I was up and out a couple hours earlier Sunday, determined to hike out of South Lake – the longer hike out of Sabrina now scraped because I did feel kind of crap after both previous days on the trail despite doable mileage. 6am start with a goal of Treasure Lakes: a 3 mile hike I wanted to just take calmly and enjoy being out there. The morning was cool and shaded along the eastern shores, climbing from 9800′ to 10,200′ then, sadly, dropping after the junction back down to 10,000′ as the path turned west to travel the south side of the lake and around omnipresent Hurd Peak, before making a steady climb up the drainage to the main lakes at 10,680′ where I found a lot of overnight campers (weird, I thought, for a non-through trail with low mileage) just getting up and making warm beverages and wandering about and one of their dogs stood near me while I took a couple pictures and looked at fish – probably the only dog I’ve ever immediately liked, though I still wasn’t into petting, as he just sat there wondering what I was looking at. There were annoying swarms of bugs, but those mosquitos were young so not yet biting, but that bloom is going to utterly suck in another couple days if there isn’t a freeze, and that doesn’t seem likely. I definately had the notion that 3 miles and 800′ wasn’t long enough for me, and I was there so early (it wasn’t yet 8am) and had all day left, so decided to push it and make the use-trail (barely) up to more lakes. After almost 1 hour for a 500 foot climb over 0.7 miles though brush and scree and a giant boulder field up the drainage of falls were the only green was near the water, I made it to the first upper lake with no injuries, whoo-hoo! Someone’s stupid drone buzzed overhead for a bit, but after that it was UTTER SILENCE AND ALONENESS! RESULT! After admiring the area (lovely lake, steep mountains all around, brutal landscape) I managed even more boulder climbing without twisting or breaking any limbs or having anything fall atop me and made it the last 1/3 mile over to a space between two more lakes and rested long and gratefully to be in a such an absolute stunner of a place. Sunny but cool, only a couple spots of ice remained here and there, little six foot bits in the nooks. The drainage between the lakes, where I sat, was lush with flowers and birds singing and flying about seemingly dipping more of join in the occasional gust of wind than actually catching bugs. A few critters ran around the rocky shoreline, which was covered in mostly delecate, tiny, alpine ground plants but there were some pine here and there, mostly on the eastern side. I didn’t want to leave. Maybe I should have stayed longer, basking in the sun and watching it change how the landscape looked over time. A couple other people made it up, but stayed elsewhere, and a couple more as I was leaving, but clearly most people wouldn’t attempt the climb – enough for the path to be there, though. Have I mentioned there were a lot of rocks? I took a different way down from the lower lake over into the drainage and it turned out the incorrect choice because it even more boulder jumping and than before, whoops. Otherwise, a nice hike back with still few people and loaded with views: the perfect day. The GPS: 8 miles, 4.5 hours moving time, 2500 again (so ended up similar to the day before, with a big steep bit right at the top)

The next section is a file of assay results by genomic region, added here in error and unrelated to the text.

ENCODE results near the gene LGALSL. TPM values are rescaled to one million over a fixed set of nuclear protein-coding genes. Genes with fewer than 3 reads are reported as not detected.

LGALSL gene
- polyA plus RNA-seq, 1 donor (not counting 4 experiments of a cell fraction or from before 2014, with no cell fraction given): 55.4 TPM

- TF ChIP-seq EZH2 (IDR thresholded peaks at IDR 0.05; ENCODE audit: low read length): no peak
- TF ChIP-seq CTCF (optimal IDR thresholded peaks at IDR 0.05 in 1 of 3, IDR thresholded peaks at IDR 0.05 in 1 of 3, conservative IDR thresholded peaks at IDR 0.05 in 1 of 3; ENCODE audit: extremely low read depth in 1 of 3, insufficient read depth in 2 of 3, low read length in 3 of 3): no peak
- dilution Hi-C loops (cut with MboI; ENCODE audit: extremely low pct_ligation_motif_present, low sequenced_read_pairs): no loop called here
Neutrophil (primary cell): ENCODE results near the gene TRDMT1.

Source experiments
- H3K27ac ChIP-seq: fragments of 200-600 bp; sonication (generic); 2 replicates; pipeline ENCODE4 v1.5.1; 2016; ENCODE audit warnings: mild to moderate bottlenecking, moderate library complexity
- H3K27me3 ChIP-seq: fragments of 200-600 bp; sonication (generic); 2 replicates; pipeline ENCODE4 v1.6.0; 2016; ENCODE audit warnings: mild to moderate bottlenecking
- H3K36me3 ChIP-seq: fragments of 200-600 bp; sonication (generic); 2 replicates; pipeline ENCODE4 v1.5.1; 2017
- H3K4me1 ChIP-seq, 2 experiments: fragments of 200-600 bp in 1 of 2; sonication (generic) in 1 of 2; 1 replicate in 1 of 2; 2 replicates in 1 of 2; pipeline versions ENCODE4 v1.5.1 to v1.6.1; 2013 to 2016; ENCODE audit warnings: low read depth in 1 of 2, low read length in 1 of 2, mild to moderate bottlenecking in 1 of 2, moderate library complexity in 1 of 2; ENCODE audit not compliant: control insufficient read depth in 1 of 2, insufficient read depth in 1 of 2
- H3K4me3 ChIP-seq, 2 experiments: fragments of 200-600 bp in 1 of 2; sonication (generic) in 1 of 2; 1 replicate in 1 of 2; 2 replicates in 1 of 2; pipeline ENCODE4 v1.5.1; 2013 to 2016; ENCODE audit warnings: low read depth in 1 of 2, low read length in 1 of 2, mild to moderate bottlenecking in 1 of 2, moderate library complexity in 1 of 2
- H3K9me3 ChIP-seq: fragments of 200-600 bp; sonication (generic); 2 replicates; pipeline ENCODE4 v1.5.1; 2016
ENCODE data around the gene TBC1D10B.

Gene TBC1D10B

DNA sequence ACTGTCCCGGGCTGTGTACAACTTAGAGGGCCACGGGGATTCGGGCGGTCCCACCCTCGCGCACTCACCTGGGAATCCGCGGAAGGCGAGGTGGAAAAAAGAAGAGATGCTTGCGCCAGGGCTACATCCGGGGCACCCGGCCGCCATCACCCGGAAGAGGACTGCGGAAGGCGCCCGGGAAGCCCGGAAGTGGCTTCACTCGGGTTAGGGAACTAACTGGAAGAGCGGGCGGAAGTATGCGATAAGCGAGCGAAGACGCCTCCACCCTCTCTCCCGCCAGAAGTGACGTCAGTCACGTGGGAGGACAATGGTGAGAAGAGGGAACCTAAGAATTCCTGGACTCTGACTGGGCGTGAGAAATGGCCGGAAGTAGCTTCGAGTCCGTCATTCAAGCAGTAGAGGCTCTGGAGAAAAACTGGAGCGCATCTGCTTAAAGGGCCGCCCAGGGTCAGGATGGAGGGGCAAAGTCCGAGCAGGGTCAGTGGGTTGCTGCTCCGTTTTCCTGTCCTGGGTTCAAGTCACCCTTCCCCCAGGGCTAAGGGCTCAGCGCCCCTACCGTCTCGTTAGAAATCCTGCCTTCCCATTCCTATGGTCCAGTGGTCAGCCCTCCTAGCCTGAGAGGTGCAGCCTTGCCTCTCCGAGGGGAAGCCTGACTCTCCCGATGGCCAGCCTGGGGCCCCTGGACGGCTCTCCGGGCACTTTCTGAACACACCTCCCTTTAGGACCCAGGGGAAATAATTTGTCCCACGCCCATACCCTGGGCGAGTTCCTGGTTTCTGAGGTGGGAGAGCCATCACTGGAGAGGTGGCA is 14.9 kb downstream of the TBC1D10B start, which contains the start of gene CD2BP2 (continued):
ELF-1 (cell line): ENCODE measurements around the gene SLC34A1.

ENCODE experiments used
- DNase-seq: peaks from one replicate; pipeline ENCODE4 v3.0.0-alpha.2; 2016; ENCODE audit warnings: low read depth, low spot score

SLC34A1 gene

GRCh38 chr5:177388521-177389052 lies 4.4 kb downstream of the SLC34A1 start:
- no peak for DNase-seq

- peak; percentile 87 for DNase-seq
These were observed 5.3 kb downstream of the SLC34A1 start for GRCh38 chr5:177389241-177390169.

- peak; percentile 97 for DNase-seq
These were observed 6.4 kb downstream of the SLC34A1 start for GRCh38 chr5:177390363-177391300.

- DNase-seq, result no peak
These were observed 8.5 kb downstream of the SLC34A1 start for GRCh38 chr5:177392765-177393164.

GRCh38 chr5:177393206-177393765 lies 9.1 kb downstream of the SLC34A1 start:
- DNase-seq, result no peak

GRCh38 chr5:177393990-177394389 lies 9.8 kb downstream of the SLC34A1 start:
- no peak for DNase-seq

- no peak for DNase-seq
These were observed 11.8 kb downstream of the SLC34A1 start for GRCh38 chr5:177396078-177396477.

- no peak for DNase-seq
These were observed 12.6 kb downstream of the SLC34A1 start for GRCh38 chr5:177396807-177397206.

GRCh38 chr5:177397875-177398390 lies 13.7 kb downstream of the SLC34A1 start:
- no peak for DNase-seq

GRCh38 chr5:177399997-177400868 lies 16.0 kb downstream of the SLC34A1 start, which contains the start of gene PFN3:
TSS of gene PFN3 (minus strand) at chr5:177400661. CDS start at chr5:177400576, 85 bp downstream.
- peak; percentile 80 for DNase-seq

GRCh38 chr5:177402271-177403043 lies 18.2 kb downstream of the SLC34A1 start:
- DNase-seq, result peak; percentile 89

I took my time the rest of the day: enjoying a sandwich, packing up, and generally being leisurely. I drove back out and walked around another nearby campsite in the heat (my skin was sad). I slept a bit better, though did read late, and managed to get out the camera and take some night pix pretty early – sadly, clouds were coming in so, after a shot east at the clouds lit from fireworks, I packed in in a just laid in the tent reading unti I slept. I was up early Monday (stupid bird) and left, on the road down a bit after 6am. The drive was decent and took about the same time as it had coming up. I had considered hiking that day, but I thought it best to avoid traffic and heat: it was 94 F in the high desert at 8am and the 395 is a dangerous one lane where people pass at terribly scary places. Coming down the 15 the smog was so thick the visibility was cut: I guess I missed a lot of illegal fireworks. I wasn’t happy to be with people again, and quickly retreated into the safety of our home. (-:

Until next time, Sierra Nevada!! I can’t hardly wait.